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Frasers Centrepoint Ltd: The Beginning

Frasers Centrepoint Ltd (SGX: TQ5), or “FCL”, officially began trading on the Singapore Exchange yesterday, 9 Jan 2014. Fraser and Neave Ltd (SGX: F99) had carved out its property business to form FCL.

Shareholders of F&N got 2 shares of FCL for every share of the former they own. Thailand-based billionaire Charoen Sirivadhanabhakdi is currently the main shareholder of F&N through his two companies; Thai Beverage (SGX: Y92) and TCC Assets.

Business Overview

The business of FCL is grouped into three segments; residential, commercial and hospitality. Its main business is the development of residential properties in Singapore, Australia and China.

Its commercial property business is mainly about managing commercial properties through its two Singapore-listed real estate investment trusts, Frasers Centrepoint Trust (SGX: J69U) and Frasers Commercial Trust (SGX: ND8U).

Lastly, under the hospitality segment, the company owns and manages  a portfolio of service apartments internationally.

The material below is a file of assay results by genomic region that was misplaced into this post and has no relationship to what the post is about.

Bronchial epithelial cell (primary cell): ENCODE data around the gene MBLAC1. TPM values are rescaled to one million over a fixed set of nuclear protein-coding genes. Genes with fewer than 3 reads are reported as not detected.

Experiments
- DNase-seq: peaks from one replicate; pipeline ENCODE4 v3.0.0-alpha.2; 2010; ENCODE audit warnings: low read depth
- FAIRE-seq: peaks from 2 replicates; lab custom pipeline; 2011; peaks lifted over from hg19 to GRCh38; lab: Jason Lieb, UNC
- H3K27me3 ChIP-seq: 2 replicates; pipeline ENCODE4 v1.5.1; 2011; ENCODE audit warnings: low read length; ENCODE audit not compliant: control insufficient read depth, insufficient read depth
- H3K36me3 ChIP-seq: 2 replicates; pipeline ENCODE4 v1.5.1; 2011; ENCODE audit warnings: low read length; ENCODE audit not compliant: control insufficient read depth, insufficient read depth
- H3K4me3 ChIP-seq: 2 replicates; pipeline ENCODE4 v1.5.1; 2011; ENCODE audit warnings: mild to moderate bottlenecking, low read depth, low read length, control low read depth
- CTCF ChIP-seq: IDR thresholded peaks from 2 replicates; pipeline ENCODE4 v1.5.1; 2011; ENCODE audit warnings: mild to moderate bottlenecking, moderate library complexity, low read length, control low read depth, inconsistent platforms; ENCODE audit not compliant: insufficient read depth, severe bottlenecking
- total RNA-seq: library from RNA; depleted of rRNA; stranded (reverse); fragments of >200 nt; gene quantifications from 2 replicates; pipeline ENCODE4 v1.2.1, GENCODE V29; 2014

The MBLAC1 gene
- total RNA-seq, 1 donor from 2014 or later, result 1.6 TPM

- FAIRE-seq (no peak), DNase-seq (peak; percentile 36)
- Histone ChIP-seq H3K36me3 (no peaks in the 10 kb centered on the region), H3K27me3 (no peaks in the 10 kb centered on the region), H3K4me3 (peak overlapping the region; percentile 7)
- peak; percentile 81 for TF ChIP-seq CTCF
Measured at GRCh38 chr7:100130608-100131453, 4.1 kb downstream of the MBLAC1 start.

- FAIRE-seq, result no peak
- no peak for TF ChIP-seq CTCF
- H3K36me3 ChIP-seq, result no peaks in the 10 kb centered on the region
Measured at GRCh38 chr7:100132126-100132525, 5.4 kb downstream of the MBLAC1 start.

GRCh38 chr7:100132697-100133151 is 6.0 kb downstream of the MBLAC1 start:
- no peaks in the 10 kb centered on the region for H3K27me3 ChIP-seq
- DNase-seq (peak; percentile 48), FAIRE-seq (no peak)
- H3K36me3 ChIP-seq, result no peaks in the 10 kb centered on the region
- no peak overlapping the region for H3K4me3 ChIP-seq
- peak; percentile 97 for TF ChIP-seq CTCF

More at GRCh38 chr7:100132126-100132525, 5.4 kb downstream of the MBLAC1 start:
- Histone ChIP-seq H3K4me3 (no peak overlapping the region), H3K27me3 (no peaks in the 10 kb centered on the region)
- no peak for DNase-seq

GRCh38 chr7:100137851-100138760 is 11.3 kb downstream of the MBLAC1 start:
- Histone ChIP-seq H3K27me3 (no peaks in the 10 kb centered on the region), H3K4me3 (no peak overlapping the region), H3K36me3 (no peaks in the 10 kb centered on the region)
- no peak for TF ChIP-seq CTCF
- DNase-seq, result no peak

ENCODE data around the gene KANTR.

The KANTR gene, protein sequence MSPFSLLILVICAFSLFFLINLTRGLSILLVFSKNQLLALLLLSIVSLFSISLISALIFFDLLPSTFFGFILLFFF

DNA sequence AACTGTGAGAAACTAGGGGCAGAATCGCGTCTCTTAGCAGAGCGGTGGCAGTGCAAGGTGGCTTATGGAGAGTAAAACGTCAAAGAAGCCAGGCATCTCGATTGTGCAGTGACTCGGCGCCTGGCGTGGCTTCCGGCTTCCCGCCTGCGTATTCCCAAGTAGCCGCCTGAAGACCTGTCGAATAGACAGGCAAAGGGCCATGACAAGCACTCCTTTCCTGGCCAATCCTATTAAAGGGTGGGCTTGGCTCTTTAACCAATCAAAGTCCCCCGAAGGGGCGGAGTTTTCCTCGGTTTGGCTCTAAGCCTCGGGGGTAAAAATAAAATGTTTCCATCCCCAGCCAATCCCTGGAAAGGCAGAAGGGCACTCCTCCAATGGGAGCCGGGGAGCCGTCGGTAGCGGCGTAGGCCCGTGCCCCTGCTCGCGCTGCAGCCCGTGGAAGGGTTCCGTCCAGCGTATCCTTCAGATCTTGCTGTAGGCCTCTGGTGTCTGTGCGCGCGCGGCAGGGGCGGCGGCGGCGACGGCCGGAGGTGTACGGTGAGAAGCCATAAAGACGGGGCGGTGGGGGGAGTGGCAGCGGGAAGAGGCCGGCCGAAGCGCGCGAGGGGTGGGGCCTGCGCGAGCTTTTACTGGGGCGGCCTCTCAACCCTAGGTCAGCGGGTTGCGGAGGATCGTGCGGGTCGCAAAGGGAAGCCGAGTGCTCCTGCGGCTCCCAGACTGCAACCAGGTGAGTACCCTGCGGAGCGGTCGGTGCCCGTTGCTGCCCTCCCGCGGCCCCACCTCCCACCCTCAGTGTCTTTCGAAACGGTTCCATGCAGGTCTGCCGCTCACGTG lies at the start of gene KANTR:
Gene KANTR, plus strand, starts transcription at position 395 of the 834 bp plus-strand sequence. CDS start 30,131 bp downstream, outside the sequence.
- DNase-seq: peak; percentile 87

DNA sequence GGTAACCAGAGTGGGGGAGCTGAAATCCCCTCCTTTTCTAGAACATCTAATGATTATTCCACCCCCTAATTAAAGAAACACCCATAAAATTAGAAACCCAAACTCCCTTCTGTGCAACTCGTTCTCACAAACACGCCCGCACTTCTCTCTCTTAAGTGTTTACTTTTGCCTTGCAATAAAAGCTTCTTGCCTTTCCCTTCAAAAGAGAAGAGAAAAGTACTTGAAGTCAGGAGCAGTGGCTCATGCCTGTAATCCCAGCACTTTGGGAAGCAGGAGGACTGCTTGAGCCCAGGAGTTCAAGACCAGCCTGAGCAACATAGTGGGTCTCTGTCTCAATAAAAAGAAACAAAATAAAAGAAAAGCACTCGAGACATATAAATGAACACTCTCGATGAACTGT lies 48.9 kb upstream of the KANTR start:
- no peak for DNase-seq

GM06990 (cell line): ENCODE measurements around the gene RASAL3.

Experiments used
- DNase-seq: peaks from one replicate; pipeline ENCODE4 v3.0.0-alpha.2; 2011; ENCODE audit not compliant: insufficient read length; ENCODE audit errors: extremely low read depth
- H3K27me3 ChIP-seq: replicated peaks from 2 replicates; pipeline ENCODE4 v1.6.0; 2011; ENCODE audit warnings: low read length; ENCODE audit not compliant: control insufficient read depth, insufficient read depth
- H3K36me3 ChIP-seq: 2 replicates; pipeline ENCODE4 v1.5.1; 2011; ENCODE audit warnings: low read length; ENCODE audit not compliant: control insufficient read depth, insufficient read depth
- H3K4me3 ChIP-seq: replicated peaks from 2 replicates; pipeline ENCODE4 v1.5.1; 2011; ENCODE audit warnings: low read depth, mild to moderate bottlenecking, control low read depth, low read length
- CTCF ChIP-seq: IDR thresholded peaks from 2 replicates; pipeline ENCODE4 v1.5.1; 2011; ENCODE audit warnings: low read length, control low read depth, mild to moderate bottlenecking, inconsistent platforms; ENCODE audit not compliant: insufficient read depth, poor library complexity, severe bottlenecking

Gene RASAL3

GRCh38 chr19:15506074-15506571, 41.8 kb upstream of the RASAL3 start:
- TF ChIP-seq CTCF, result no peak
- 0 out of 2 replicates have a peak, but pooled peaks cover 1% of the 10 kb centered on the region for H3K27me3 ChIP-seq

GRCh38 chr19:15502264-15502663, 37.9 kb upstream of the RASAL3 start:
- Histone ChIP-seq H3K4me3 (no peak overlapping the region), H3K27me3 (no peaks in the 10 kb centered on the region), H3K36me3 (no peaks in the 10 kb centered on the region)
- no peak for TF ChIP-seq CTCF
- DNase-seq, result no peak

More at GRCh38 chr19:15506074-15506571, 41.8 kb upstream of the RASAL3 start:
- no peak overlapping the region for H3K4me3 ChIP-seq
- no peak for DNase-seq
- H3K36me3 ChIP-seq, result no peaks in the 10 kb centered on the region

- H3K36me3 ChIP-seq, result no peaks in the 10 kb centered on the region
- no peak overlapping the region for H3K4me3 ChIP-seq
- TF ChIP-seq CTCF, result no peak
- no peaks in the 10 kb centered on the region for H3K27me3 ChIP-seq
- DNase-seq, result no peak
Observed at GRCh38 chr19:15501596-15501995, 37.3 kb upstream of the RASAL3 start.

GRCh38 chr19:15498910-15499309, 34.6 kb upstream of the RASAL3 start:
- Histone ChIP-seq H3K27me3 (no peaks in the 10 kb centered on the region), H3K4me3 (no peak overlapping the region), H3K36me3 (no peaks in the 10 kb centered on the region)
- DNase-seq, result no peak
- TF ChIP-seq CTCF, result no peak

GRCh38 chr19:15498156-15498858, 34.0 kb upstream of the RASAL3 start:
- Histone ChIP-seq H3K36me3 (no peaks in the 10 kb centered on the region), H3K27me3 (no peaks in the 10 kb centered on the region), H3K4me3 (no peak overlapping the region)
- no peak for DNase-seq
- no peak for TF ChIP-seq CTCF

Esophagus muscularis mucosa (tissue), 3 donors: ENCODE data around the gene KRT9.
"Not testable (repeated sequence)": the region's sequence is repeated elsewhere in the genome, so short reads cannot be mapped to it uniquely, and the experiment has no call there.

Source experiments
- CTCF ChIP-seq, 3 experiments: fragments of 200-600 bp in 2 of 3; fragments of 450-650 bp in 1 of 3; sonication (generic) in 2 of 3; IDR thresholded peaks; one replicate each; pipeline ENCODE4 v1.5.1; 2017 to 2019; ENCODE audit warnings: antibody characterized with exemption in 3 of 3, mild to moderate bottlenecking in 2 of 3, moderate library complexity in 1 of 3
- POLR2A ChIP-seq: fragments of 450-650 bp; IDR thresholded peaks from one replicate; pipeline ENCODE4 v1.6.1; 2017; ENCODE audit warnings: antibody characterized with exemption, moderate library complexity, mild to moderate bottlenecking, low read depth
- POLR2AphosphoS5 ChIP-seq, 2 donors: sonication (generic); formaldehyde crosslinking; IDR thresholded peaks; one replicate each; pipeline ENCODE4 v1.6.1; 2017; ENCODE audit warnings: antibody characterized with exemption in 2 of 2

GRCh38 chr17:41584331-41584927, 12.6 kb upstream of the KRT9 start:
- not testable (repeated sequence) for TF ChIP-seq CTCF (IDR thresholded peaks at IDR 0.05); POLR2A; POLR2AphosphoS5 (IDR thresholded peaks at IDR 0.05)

Results for financial year (FY) 2013

In its FY 2013 earnings announcement for the 12 months ended 30 Sep 2013 that was released on Wednesday night, FCL reported a 17% gain in total net income to S$736m compared to FY 2012. If we strip away the share of FCL’s net income that belongs to minority interests, the profits that belong to shareholders of the company actually grew 12.3% year-on-year to S$722m.

The company’s growth is mainly contributed by an increase in development revenue in Singapore and the hospitality business. The operating profit for the company’s Singapore development business had improved by 66.7% year-on-year while the hospitality business’s operating profit grew by 74%.

Going forward, as seen from management’s presentation on the company’s results, it seems that the property markets in Singapore and China are under pressure due to continued cooling measures by the governments of both countries.

Furthermore, there are signs of an economic slowdown in Australia, which might be damaging to the property market there as well. Nonetheless, the company’s pushing ahead with its commercial and hospitality businesses with more projects in the pipeline.

Foolish Bottom Line

This carve-out seems to be just the beginning for FCL. There are plans for the company to find more synergy with the real estate business of the TCC Group. For example, FCL is exploring the possibility of acquiring some of TCC Group’s hospitality assets to form a hospitality REIT. It will be interesting to observe the progress of FCL.

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The information provided is for general information purposes only and is not intended to be personalised investment or financial advice. Motley Fool Singapore contributor Stanley Lim doesn’t own shares in any companies mentioned.